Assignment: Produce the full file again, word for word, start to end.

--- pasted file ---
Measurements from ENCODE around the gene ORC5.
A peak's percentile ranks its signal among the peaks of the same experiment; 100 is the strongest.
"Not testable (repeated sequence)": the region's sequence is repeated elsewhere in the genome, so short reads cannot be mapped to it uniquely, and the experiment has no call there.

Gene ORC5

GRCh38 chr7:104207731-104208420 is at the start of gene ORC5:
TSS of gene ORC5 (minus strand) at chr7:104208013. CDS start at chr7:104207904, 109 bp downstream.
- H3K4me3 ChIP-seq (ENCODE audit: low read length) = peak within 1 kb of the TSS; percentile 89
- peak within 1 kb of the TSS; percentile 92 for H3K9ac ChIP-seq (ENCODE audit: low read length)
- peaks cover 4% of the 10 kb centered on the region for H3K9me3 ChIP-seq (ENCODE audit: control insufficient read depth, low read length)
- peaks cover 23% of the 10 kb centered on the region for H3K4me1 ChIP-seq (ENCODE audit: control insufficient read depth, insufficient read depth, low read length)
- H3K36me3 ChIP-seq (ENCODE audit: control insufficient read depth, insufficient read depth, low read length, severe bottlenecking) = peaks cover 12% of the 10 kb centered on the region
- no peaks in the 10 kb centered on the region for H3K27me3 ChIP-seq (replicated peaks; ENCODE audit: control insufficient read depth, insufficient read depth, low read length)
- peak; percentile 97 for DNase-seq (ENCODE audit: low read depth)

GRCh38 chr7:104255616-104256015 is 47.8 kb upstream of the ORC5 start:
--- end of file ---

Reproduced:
Measurements from ENCODE around the gene ORC5.
A peak's percentile ranks its signal among the peaks of the same experiment; 100 is the strongest.
"Not testable (repeated sequence)": the region's sequence is repeated elsewhere in the genome, so short reads cannot be mapped to it uniquely, and the experiment has no call there.

Gene ORC5

GRCh38 chr7:104207731-104208420 is at the start of gene ORC5:
TSS of gene ORC5 (minus strand) at chr7:104208013. CDS start at chr7:104207904, 109 bp downstream.
- H3K4me3 ChIP-seq (ENCODE audit: low read length) = peak within 1 kb of the TSS; percentile 89
- peak within 1 kb of the TSS; percentile 92 for H3K9ac ChIP-seq (ENCODE audit: low read length)
- peaks cover 4% of the 10 kb centered on the region for H3K9me3 ChIP-seq (ENCODE audit: control insufficient read depth, low read length)
- peaks cover 23% of the 10 kb centered on the region for H3K4me1 ChIP-seq (ENCODE audit: control insufficient read depth, insufficient read depth, low read length)
- H3K36me3 ChIP-seq (ENCODE audit: control insufficient read depth, insufficient read depth, low read length, severe bottlenecking) = peaks cover 12% of the 10 kb centered on the region
- no peaks in the 10 kb centered on the region for H3K27me3 ChIP-seq (replicated peaks; ENCODE audit: control insufficient read depth, insufficient read depth, low read length)
- peak; percentile 97 for DNase-seq (ENCODE audit: low read depth)

GRCh38 chr7:104255616-104256015 is 47.8 kb upstream of the ORC5 start: